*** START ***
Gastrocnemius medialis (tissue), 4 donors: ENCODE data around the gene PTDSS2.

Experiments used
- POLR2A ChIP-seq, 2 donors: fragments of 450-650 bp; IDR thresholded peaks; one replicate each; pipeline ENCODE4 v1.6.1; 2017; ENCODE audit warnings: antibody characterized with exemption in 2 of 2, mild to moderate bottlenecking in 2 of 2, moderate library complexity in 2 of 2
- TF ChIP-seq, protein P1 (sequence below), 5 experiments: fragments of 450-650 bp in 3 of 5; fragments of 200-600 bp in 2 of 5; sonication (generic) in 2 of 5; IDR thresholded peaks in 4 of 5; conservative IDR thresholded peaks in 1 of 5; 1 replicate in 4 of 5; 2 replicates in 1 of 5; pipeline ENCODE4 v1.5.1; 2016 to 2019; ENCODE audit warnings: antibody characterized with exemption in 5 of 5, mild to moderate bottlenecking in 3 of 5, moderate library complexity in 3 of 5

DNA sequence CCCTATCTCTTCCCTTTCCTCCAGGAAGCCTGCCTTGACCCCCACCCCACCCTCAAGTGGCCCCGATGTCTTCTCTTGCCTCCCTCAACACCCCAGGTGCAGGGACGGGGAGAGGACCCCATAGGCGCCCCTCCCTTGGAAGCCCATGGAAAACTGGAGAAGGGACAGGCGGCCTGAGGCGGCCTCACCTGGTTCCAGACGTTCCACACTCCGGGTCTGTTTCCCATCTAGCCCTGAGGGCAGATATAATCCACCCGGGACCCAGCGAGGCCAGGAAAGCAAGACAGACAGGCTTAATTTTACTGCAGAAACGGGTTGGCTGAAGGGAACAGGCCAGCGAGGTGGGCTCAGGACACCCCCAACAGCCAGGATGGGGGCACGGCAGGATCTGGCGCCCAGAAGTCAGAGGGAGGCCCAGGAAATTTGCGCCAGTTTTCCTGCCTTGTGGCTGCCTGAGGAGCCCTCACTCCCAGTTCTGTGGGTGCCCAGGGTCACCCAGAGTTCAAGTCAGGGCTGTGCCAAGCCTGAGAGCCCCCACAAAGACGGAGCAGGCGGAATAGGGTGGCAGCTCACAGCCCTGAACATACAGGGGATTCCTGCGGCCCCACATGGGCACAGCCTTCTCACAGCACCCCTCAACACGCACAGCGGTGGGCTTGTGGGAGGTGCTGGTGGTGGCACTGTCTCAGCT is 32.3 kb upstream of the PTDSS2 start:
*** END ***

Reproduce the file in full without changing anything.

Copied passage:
Gastrocnemius medialis (tissue), 4 donors: ENCODE data around the gene PTDSS2.

Experiments used
- POLR2A ChIP-seq, 2 donors: fragments of 450-650 bp; IDR thresholded peaks; one replicate each; pipeline ENCODE4 v1.6.1; 2017; ENCODE audit warnings: antibody characterized with exemption in 2 of 2, mild to moderate bottlenecking in 2 of 2, moderate library complexity in 2 of 2
- TF ChIP-seq, protein P1 (sequence below), 5 experiments: fragments of 450-650 bp in 3 of 5; fragments of 200-600 bp in 2 of 5; sonication (generic) in 2 of 5; IDR thresholded peaks in 4 of 5; conservative IDR thresholded peaks in 1 of 5; 1 replicate in 4 of 5; 2 replicates in 1 of 5; pipeline ENCODE4 v1.5.1; 2016 to 2019; ENCODE audit warnings: antibody characterized with exemption in 5 of 5, mild to moderate bottlenecking in 3 of 5, moderate library complexity in 3 of 5

DNA sequence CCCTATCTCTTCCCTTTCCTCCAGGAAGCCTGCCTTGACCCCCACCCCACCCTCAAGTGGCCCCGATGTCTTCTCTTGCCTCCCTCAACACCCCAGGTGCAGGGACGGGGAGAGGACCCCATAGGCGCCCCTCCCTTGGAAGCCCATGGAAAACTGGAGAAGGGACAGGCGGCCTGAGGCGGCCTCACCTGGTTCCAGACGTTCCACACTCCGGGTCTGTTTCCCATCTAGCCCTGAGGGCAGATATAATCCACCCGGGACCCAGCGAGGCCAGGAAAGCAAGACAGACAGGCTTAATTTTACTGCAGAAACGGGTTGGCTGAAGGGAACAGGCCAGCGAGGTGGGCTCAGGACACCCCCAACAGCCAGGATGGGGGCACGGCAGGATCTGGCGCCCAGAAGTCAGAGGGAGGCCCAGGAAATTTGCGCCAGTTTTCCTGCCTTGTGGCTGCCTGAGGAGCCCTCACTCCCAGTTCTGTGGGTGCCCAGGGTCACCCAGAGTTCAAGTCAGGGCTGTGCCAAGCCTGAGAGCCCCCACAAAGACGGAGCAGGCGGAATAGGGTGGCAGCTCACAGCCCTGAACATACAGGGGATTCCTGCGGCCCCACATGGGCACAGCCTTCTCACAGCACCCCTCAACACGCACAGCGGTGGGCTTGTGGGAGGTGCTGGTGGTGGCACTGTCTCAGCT is 32.3 kb upstream of the PTDSS2 start: